© 2022 CyberNews - Latest tech news,
product reviews, and analyses.

If you purchase via links on our site, we may receive affiliate commissions.

Security researchers bypassed AirTag's anti-stalking protection


Non-genuine AirTag clones appear to be the latest addition to the list of concerns about possible misuses of Apple's tracking tool.

Even though Apple released the AirTag to help users locate lost items, the button-sized gadget appeared in several stalking cases.

To combat the misuse of AirTags, Apple introduced a series of updates meant to make it more difficult for threat actors to stalk victims.

However, Fabian Bräulein, security researcher and Co-Founder of Positive Security, claims he has found an area where Apple did not focus at all – AirTag clones.

He claims to have managed to build a stealth AirTag and successfully tracked an iPhone user for five days without triggering a tracking notification.

"Apple needs to incorporate non-genuine AirTags into their threat model, thus implementing security and anti-stalking features into the Find My protocol and ecosystem instead of in the AirTag itself, "Bräulein writes in a blog post.

The research shows that the Bräulein managed to spoof Apple's Find My protocol by having a non-genuine device broadcast 2,000 preloaded public keys.

By doing so, he bypassed anti-stalking protection with a non-genuine clone of AirTag.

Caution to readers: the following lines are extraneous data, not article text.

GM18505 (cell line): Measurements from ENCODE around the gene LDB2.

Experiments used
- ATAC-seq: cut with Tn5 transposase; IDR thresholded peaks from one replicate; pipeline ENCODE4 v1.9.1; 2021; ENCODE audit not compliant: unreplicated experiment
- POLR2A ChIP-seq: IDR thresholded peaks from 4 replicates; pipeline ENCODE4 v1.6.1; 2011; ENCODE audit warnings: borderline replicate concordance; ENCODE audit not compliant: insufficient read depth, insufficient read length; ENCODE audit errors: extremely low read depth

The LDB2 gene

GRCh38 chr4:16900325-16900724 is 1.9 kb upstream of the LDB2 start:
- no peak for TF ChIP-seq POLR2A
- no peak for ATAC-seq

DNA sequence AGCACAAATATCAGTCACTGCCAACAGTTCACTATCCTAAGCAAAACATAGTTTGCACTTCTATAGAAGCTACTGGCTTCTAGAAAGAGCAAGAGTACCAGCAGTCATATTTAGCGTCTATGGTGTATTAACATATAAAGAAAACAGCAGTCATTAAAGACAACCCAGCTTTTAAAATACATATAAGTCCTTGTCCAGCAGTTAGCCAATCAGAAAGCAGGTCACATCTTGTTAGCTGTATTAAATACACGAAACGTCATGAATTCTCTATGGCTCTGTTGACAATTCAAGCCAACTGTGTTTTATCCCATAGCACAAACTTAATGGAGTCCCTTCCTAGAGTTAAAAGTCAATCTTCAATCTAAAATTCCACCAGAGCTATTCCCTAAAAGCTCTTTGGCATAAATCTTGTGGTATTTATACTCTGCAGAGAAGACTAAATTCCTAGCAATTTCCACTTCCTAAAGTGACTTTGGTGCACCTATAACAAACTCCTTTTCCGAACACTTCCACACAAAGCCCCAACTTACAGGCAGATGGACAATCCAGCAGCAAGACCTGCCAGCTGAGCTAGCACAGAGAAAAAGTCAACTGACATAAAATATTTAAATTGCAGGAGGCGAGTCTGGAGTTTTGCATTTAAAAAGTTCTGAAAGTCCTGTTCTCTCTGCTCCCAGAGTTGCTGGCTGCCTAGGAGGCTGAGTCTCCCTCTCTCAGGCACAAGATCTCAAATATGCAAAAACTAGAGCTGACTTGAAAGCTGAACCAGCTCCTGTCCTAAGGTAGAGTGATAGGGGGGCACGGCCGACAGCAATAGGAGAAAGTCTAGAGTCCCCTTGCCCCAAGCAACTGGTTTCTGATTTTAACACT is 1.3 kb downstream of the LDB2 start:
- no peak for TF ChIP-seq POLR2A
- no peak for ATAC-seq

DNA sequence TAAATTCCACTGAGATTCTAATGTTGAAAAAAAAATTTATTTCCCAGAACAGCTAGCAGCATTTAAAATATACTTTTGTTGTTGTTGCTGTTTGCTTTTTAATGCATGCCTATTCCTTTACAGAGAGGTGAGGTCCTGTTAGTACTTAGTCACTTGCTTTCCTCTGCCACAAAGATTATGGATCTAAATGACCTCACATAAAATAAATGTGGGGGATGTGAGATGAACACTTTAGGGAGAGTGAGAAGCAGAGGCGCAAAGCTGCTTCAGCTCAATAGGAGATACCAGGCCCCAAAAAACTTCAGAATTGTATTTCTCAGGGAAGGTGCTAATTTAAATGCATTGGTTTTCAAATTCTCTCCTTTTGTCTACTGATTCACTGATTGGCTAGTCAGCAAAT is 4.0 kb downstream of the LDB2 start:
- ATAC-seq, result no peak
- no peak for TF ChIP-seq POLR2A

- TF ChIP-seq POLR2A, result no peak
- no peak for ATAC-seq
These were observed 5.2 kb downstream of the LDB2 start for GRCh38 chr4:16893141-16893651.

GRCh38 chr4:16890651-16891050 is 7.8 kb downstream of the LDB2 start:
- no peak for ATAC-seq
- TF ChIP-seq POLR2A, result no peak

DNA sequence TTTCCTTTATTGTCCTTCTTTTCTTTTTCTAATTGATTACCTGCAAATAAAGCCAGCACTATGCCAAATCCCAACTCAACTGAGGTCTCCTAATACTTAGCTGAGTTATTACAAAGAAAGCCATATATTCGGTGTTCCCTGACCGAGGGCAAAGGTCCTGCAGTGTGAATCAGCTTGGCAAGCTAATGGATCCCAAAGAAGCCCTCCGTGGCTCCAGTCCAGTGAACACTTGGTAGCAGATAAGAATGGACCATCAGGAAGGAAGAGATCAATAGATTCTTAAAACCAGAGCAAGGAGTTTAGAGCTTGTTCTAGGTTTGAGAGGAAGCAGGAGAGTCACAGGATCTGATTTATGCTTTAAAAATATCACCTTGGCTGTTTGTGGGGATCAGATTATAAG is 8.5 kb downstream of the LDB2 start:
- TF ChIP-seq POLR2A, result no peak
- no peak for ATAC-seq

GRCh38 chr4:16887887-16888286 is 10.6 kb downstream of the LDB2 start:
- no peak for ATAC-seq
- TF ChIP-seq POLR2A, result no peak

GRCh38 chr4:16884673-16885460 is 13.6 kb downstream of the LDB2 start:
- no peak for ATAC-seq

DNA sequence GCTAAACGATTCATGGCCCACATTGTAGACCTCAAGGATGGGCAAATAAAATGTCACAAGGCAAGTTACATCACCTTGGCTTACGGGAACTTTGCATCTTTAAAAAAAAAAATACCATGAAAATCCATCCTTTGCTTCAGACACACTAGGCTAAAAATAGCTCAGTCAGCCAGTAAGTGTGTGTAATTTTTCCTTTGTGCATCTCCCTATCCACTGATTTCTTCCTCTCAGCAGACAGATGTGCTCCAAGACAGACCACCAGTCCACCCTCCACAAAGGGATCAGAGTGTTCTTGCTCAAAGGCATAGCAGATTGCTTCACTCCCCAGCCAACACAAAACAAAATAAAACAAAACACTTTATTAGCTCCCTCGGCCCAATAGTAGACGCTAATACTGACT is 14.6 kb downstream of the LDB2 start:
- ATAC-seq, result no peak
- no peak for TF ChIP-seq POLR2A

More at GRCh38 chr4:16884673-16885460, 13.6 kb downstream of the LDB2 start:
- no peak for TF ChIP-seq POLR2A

"Since Apple in the current Find My design can't limit its usage to only genuine AirTag [...], they need to take into account the threats of custom-made, potentially malicious beacons that implement the Find My protocol, "Bräulein wrote.

He claims that with the present AirTag system design, it's almost impossible to distinguish whether the device is genuine or not.

This month, Apple acknowledged that the gadget was used to track people or strangers' property.

"We have successfully partnered with them [law enforcement] on cases where information we provided has been used to trace an AirTag back to the perpetrator, who was then apprehended and charged," the company said.


More from Cybernews:

Outlaw hackers are back – and they’re tougher than ever

Russian-backed hacker upgrades malware

Meta files a patent for 3D conversations

Lloyds on 'heightened alert' for Russian cyberattacks on banks - CEO

Ukrainian government websites down in a suspected DDoS attack

Subscribe to our newsletter



Leave a Reply

Your email address will not be published. Required fields are marked